Treatment for PD often includes two types of prescription medications, Levodopa and dopamine agonists. Levodopa, and other similar drugs, are converted to dopamine within the brain. This is considered the gold standard of PD treatment because of its effectiveness in reducing symptoms. On the other hand, dopamine agonists bind to dopamine receptor sites, allowing the brain to ‘think’ it has the dopamine it needs. Other types of drugs are often prescribed to help Levodopa perform more efficiently within the brain.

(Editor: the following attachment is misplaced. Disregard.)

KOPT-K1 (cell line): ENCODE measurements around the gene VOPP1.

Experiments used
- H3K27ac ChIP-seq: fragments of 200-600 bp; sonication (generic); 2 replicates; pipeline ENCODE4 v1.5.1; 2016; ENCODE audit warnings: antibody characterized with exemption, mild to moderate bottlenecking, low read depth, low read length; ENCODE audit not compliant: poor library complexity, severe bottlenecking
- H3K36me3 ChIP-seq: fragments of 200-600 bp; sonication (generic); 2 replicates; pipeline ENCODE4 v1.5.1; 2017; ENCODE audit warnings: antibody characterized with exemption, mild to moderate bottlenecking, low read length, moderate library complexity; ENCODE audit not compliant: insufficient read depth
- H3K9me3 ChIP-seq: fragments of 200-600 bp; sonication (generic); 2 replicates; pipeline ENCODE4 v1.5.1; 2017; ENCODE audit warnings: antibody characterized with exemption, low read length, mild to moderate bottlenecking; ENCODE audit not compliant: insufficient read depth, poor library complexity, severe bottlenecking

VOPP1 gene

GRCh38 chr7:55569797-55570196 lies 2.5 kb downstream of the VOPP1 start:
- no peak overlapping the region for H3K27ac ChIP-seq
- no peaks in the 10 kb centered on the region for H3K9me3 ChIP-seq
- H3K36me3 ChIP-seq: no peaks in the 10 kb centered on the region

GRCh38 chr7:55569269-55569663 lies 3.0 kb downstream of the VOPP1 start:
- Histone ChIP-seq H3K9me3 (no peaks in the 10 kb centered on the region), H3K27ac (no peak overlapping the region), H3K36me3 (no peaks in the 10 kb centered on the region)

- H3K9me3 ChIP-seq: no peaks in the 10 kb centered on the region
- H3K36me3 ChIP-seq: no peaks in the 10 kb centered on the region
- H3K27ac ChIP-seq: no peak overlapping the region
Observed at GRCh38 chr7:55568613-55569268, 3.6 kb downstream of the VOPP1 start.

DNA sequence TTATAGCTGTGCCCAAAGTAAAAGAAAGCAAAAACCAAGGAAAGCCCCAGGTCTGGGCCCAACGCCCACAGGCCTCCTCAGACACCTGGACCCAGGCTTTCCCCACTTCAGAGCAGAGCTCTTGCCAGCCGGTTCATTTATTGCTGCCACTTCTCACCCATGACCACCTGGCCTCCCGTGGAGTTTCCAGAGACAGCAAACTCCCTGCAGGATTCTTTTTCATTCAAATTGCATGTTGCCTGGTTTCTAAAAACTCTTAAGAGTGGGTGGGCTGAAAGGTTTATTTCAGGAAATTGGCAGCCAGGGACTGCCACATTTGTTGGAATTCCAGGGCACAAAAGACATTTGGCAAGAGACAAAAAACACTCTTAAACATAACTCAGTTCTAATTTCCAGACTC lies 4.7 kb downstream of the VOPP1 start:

Prescription drugs only help reduce the symptoms of PD. There is no widely accepted preventative measure that treats the underlying pathology for PD to date. Every year 60,000 new people are diagnosed with PD and $25 billion is spent to treat PD annually. The pressure for effective preventative measures and curative treatments for PD is rising with each new diagnosis.
Recent research on NAD+ therapy has shown promising therapeutic benefits to many neurodegenerative diseases, including PD.